Editor’s Notes: 7 Common Communication Errors

The importance of solid business communication is to important to not obsess over. Discover 7 common communication errors.

As an editor, I spend a disproportionate amount of time  pouring over the communication of others.   While one could argue that this makes me hypersensitive to the correct  use of English, it is also true that I get to see the common errors of modern  English repeated again and again.

The importance of solid business communication is too important  to not obsess over.  When I say obsess, I  mean over small details like the grammatical error in the last sentence  (too).  For those who noticed the  incorrect word, my credibility went down a few notches.  For me in particular, poor grammar is a sure  sign of either carelessness or stupidity – two characteristics you do not want  associated with you or your business.   Digital communication means that there are even more avenues where our  messages can get derailed.  Here are some  particularly common communication errors to be on the lookout for.

Wording Errors

This is a personal pet peeve of mine.  The most common that I see are “your” used  instead of “you’re” and “then” used instead of “than.”  Even more alarming is something like “there”  vs. “their” vs. “they’re.”  I consider  these various uses to be more clearly understood, as opposed to immigrate vs.  emigrate.  When I am writing an email or  creating a document, I often find myself turning to a dictionary or typing a  grammar question into Google.  The great  thing about the Internet is that pretty much every question has already been  asked and answered.

Not Spelling Ur Wrds  Completely

Really?  You are so busy  that you do not have time 2 add vowels or write the word instead of a  number?  Gr8, please take your text-speak  to someone else.  This is an immature  form of communication and has no place in business.  Hard to believe but, yes, I have received  articles that have had this problem.  I  am left to assume it was shorthand that the writer forgot to replace.

Spelling Mistakes

In a world where there is a computer essentially always  looking over your shoulder at your spelling, there is no excuse for this error  anymore.  Nothing screams laziness louder  than poor spelling in emails or other documents.

Apologies for Spelling  Mistakes

I used to have the “apology for any typos” written in to the  signature on emails originating from my phone because, as has happened to all  of us, autocorrect forced itself upon me or my fat thumb hit an incorrect  letter a few times.  What I realized,  though, is that this was already setting up a communication scenario that I did  not like.  All my messages came with an  apology baked into them; I was asking my recipients to accept my mistakes and  was overcompensating.  It also suggested  that I was careless and expected others to just deal with my errors, rather  than take the requisite time to fix them myself.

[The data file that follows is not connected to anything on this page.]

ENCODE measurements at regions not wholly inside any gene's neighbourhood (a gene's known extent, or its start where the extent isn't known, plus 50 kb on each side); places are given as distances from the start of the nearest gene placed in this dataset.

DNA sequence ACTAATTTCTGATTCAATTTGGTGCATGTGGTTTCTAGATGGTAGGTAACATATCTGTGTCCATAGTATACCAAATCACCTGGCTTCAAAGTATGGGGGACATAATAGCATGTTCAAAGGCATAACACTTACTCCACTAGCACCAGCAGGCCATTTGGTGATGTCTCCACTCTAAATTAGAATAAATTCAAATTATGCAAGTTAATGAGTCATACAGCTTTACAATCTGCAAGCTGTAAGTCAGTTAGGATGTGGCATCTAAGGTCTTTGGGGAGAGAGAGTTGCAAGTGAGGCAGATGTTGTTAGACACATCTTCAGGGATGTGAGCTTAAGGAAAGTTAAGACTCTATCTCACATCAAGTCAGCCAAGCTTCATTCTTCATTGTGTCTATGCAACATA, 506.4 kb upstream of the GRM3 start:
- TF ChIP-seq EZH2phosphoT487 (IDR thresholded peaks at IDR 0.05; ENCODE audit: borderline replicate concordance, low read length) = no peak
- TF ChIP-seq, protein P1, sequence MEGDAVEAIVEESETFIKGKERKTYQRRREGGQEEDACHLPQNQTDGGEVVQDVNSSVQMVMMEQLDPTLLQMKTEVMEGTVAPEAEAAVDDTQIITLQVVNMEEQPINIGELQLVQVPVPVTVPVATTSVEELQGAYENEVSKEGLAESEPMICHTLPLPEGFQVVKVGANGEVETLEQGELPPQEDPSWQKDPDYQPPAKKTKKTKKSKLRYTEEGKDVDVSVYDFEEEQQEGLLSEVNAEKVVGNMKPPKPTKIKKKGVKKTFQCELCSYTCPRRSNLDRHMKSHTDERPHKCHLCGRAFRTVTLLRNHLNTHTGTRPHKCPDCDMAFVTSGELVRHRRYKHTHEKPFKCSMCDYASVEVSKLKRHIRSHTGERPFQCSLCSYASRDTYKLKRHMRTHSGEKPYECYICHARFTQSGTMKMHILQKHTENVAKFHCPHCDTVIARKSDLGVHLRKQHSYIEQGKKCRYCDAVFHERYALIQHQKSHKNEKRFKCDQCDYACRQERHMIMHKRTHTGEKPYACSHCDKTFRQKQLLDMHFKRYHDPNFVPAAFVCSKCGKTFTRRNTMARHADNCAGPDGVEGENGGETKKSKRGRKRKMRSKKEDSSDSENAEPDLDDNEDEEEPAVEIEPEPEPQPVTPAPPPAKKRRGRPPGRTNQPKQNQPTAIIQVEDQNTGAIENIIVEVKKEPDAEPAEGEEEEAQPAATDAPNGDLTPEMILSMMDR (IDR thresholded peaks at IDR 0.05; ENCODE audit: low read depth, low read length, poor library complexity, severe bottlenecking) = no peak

Not Picking Up the  Phone

No, writing is not the only format where communication goes  afoul. Despite my love of the written word, often it does not cut it and,  worse, I feel like we are actually actively avoiding phone use.  I often have to exchange several emails just  to schedule a phone call.  What?!  Therefore, too much writing can be a  communication error in itself.  Something  like the Syn248 business phone system from AT&T is  an invaluable tool for small businesses to facilitate a more direct  communication format.  Even between  writers and editors, a phone call is often the better way to communicate about  our work.

i.e. vs. e.g.

This could have technically been slotted under the first  category, but its importance and frequency earned it its own place on this  list.  These two abbreviations are short  for the Latin phrases id est (“that  is”) and exempli gratia (“for the  sake of example”), respectively.   Therefore, i.e. should be used to say “in other words,” and e.g. should  be used to precede a list of examples.

Excessive  EMPHASIS!!!!!!!

Written communication seems to be much more emphatic these  days.  More and more writers feel the  need to really emphasize what they are saying, perhaps to stand out from the  sea of content and other easily accessible viewpoints… I’m not sure.  But before you CAPITALIZE ALL OF YOUR LETTERS  or resort to excessive exclamation marks, consider more subtle highlighting  techniques such as italics.  One exclamation point is sufficient 99  percent of the time, and if your message actually requires more, two will  suffice.  And while we’re on the topic of  excessive punctuation, an ellipsis is only three periods (…), not more.

You want people to focus on the content of your message and  not the sloppy way in which it was delivered.   Grammar and usage errors are distracting and can actually harm your  reputation.

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